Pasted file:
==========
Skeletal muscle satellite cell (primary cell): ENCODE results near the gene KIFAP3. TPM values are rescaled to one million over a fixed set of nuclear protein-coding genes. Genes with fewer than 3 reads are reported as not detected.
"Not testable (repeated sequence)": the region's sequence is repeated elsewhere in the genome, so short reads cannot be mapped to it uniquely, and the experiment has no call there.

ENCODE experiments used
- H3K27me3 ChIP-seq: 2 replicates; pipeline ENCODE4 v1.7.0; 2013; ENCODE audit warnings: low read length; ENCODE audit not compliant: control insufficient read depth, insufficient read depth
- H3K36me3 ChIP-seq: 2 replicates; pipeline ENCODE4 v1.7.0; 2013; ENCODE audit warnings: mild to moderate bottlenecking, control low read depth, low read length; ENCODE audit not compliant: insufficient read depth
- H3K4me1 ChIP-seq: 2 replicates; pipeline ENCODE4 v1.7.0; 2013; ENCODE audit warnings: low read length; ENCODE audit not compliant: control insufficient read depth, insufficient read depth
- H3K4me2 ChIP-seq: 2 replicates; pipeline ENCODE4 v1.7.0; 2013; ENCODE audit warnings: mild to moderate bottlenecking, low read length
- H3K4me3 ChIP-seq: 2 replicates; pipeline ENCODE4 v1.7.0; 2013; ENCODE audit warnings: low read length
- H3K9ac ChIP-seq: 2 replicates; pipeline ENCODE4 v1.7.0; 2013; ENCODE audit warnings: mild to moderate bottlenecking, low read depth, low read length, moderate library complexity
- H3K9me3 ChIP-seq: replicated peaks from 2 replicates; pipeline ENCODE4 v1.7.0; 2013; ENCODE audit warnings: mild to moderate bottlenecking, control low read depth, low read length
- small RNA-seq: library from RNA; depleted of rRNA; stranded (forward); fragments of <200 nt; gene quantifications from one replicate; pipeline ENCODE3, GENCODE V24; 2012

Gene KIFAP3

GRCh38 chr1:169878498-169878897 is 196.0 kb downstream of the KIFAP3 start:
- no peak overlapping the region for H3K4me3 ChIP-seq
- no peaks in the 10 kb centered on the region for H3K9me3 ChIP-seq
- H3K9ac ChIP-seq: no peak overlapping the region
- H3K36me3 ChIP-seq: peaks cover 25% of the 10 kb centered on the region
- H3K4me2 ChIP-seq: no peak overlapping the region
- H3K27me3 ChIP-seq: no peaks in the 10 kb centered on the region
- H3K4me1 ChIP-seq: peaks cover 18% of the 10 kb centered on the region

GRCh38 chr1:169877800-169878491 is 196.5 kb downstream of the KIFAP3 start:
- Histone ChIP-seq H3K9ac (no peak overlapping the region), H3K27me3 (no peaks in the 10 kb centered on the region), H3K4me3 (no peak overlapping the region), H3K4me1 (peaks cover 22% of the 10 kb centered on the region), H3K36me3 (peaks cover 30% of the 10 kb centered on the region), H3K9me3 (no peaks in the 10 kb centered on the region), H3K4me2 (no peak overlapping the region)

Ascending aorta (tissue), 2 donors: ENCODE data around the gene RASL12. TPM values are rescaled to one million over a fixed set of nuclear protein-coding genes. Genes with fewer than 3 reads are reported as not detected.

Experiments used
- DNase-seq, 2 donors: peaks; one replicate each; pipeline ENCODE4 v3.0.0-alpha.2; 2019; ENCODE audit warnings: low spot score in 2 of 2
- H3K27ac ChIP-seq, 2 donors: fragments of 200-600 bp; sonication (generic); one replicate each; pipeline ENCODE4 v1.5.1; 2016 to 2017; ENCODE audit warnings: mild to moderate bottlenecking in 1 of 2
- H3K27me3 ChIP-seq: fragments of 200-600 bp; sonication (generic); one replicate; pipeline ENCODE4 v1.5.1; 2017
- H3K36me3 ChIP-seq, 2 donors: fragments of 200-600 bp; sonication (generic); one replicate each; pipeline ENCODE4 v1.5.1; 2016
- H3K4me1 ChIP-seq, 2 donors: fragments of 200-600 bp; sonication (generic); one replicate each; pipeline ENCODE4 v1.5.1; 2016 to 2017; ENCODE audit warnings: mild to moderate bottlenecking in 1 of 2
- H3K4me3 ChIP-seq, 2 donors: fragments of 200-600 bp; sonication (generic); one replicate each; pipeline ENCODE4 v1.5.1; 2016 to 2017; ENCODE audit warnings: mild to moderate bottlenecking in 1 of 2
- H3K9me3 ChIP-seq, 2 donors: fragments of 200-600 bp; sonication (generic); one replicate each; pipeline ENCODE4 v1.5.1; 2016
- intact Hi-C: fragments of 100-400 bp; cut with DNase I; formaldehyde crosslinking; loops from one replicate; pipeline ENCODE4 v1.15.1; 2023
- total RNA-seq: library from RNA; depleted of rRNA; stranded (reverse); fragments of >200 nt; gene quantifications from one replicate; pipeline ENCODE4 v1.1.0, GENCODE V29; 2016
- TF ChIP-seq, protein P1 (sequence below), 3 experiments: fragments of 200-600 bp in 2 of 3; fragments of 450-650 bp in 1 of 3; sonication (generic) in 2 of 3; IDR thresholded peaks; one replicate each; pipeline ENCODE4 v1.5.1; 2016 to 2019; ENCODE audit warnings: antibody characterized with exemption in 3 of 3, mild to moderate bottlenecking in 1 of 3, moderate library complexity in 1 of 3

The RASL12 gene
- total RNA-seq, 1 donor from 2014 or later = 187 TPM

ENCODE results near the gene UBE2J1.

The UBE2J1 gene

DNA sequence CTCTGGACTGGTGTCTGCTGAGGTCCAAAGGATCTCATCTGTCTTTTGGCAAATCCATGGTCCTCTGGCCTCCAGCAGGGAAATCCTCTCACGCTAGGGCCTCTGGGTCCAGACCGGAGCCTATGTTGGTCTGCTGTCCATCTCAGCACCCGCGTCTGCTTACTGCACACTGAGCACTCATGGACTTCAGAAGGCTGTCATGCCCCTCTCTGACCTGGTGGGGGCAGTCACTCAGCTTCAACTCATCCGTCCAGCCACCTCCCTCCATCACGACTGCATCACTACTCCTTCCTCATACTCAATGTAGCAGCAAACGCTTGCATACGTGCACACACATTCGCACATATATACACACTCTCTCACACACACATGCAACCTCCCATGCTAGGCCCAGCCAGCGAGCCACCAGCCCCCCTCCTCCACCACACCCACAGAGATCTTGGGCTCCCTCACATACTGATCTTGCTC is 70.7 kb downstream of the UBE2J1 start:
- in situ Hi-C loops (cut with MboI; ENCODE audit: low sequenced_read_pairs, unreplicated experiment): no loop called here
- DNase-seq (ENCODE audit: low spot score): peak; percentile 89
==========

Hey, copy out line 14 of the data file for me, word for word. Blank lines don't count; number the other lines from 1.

- no peak overlapping the region for H3K4me3 ChIP-seq